Based on this assumption and inspired by our purpose — renewing life inspired by trees— we understand that, more than showing our activities and performance in 2020, we need to show our transformation capacity within the business environment of which we are a part. We want to lead the development of solutions to build a more fair and sustainable society and, to this end, we discuss these issues in the sections according to their relevance and the impacts generated for a specific audience: employee, customer, supplier, investor, government, and civil society and community. Topics that affect more than one stakeholder are dealt cross-sectionally and may appear in more than one section from the perspective of the audience in question. Resources such as links and “learn more” are used to guide reading, facilitating an integrated approach to the information. The material topics and SDGs are highlighted throughout the text and are also related to the topics of each section.

    Suzano’s materiality is the result of navigating relevant topics for the business from the standpoint of our stakeholders. These topics were identified in 2019, during an extensive active listening process involving all of our stakeholders. The result of this work guided the development of our sustainability strategy and the structure of this report.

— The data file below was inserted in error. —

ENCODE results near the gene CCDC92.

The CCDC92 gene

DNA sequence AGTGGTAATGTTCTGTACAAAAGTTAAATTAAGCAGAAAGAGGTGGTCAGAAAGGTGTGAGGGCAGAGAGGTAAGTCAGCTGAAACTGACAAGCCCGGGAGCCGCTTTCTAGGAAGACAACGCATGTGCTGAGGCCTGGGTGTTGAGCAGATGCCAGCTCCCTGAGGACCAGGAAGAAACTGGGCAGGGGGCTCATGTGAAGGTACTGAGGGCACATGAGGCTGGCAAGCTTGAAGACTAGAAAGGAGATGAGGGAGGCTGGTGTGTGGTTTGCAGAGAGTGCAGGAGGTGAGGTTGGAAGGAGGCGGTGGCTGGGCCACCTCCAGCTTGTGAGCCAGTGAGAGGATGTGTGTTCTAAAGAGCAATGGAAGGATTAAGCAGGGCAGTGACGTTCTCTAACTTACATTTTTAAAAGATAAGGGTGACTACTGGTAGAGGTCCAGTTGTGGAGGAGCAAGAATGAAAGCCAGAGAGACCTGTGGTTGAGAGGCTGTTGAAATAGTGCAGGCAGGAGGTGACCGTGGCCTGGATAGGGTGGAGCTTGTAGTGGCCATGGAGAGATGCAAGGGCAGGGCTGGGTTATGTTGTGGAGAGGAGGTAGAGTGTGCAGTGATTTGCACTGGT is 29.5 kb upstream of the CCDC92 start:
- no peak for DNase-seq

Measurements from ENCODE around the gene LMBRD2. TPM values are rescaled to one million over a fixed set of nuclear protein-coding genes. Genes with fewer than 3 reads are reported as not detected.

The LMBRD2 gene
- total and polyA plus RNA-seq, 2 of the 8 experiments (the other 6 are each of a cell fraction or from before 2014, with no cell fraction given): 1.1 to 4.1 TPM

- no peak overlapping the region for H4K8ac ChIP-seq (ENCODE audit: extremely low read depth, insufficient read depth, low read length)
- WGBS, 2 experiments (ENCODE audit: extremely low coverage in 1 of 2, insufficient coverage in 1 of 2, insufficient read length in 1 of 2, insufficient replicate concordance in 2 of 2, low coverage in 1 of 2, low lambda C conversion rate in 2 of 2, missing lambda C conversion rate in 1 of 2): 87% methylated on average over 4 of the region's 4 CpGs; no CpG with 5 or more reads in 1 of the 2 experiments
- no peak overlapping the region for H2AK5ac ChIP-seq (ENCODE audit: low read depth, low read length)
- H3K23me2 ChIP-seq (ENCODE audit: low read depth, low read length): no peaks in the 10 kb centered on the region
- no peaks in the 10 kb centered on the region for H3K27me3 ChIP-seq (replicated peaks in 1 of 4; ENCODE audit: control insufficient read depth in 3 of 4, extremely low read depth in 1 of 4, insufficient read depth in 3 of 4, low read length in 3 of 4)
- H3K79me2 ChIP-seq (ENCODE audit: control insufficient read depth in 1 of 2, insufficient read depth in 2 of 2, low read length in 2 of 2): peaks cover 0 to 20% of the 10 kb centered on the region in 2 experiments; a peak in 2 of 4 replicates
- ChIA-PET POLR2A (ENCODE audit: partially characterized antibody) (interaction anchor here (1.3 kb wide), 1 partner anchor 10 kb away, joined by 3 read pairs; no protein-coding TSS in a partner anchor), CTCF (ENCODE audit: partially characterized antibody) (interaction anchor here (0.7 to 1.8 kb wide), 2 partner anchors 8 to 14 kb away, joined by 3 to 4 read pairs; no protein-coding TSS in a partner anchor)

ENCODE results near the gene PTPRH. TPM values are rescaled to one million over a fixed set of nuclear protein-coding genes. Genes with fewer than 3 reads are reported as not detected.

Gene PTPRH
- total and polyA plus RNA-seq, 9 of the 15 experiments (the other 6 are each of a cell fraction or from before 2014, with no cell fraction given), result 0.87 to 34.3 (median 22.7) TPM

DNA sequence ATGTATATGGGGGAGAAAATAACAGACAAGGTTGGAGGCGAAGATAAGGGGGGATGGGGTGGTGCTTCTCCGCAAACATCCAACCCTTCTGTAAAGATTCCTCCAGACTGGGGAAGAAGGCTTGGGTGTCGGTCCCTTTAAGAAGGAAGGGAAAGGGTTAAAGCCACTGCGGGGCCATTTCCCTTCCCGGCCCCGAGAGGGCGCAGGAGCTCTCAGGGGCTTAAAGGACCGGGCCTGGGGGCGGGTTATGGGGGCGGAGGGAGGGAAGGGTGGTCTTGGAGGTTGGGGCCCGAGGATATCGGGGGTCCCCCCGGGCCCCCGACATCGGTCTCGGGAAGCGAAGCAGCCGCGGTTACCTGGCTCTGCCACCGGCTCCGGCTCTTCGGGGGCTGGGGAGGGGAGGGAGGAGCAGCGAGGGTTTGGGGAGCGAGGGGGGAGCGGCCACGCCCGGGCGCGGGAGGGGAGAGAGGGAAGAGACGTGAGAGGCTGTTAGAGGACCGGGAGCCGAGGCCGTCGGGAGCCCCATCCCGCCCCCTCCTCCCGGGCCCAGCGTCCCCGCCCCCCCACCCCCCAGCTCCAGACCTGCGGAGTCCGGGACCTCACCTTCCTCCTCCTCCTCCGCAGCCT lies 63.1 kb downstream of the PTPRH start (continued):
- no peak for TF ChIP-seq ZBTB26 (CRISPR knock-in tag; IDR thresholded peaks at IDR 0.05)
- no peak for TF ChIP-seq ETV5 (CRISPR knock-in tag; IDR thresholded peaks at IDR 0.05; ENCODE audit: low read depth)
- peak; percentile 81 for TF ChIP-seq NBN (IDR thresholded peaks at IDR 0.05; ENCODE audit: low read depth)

GRI information is related to the respective content throughout the sections and organized in our Indicators Center, a digital platform in which data are disclosed in accordance with their relation to material topics, SDGs, GRI disclosures, recommendations of the Task Force on Climate-Related Financial Disclosure (TCFD), and new this year, in accordance with the disclosure standards of the Sustainability Accounting Standards Board (SASB) and recommendations of the World Economic Forum (WEF). Some of the information provided on the platform also meets some of the main ESG indexes and ratings, such as Sustainalytics, MSCI Index, Dow Jones Sustainability Index (DJSI), Corporate Sustainability Index (ISE), and Carbon Disclosure Project (CDP).

    In this version, available in a microsite and in pdf for download, we also present an infographic containing our value generation model, which summarizes the main information from 2020 in an informative and convenient format.

    The content of this publication was submitted for analysis by external readers, invited by the company to express impartial opinions on the quality and transparency of the information. The document was also independently assured by Bureau Veritas.

    The definitions of the ten material topics for our business and of the internal and external boundaries of their impacts are detailed below:

     

    1. Value Chain

    Explanation of the materiality of the topic

    • Understanding the needs potentialities of our customers, with the purpose of offering sustainable and products and solutions, through a relationship that favors long-term connections.
    • Supplier management in accordance with the company’s social and environmental criteria, aiming at the development of local suppliers and the reduction of adverse impacts throughout the value chain.

     

    Associated macro-topics

    • Development of the local supply chain
    • Traceability of materials and inputs